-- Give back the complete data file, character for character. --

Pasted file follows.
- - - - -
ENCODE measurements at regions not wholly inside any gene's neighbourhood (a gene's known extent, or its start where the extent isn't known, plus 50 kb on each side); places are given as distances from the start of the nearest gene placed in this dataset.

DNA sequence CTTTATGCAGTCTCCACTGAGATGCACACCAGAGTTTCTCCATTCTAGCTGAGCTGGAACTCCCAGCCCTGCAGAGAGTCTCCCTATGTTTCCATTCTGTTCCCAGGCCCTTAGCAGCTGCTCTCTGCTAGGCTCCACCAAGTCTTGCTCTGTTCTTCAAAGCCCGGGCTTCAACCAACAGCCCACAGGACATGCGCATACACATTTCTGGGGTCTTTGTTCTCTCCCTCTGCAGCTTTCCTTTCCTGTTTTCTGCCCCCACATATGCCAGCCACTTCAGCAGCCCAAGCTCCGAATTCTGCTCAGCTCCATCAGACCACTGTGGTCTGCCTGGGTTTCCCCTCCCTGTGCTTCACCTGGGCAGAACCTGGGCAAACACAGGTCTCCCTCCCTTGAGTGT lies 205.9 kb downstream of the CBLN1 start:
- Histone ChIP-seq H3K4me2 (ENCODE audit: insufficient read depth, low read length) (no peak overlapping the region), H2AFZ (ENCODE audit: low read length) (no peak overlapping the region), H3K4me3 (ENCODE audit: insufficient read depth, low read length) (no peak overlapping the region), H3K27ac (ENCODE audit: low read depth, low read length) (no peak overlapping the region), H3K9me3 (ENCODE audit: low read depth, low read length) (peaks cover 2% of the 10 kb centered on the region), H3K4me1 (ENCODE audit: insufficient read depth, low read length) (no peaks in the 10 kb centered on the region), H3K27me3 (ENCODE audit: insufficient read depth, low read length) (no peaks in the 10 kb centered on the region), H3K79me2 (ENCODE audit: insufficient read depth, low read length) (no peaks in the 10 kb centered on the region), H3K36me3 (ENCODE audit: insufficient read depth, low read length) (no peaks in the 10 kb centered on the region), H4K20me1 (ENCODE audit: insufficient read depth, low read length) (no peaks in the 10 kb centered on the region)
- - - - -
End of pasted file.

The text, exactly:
ENCODE measurements at regions not wholly inside any gene's neighbourhood (a gene's known extent, or its start where the extent isn't known, plus 50 kb on each side); places are given as distances from the start of the nearest gene placed in this dataset.

DNA sequence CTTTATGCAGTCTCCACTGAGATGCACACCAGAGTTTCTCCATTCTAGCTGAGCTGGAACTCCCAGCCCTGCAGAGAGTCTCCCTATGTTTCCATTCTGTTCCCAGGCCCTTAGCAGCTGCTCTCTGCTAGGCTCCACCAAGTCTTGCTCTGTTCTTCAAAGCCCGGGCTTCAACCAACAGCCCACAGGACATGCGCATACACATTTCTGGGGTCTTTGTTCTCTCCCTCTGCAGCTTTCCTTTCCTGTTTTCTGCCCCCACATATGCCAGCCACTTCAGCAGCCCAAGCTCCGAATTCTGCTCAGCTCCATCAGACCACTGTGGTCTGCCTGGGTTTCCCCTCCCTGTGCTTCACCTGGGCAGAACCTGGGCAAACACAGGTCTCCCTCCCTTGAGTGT lies 205.9 kb downstream of the CBLN1 start:
- Histone ChIP-seq H3K4me2 (ENCODE audit: insufficient read depth, low read length) (no peak overlapping the region), H2AFZ (ENCODE audit: low read length) (no peak overlapping the region), H3K4me3 (ENCODE audit: insufficient read depth, low read length) (no peak overlapping the region), H3K27ac (ENCODE audit: low read depth, low read length) (no peak overlapping the region), H3K9me3 (ENCODE audit: low read depth, low read length) (peaks cover 2% of the 10 kb centered on the region), H3K4me1 (ENCODE audit: insufficient read depth, low read length) (no peaks in the 10 kb centered on the region), H3K27me3 (ENCODE audit: insufficient read depth, low read length) (no peaks in the 10 kb centered on the region), H3K79me2 (ENCODE audit: insufficient read depth, low read length) (no peaks in the 10 kb centered on the region), H3K36me3 (ENCODE audit: insufficient read depth, low read length) (no peaks in the 10 kb centered on the region), H4K20me1 (ENCODE audit: insufficient read depth, low read length) (no peaks in the 10 kb centered on the region)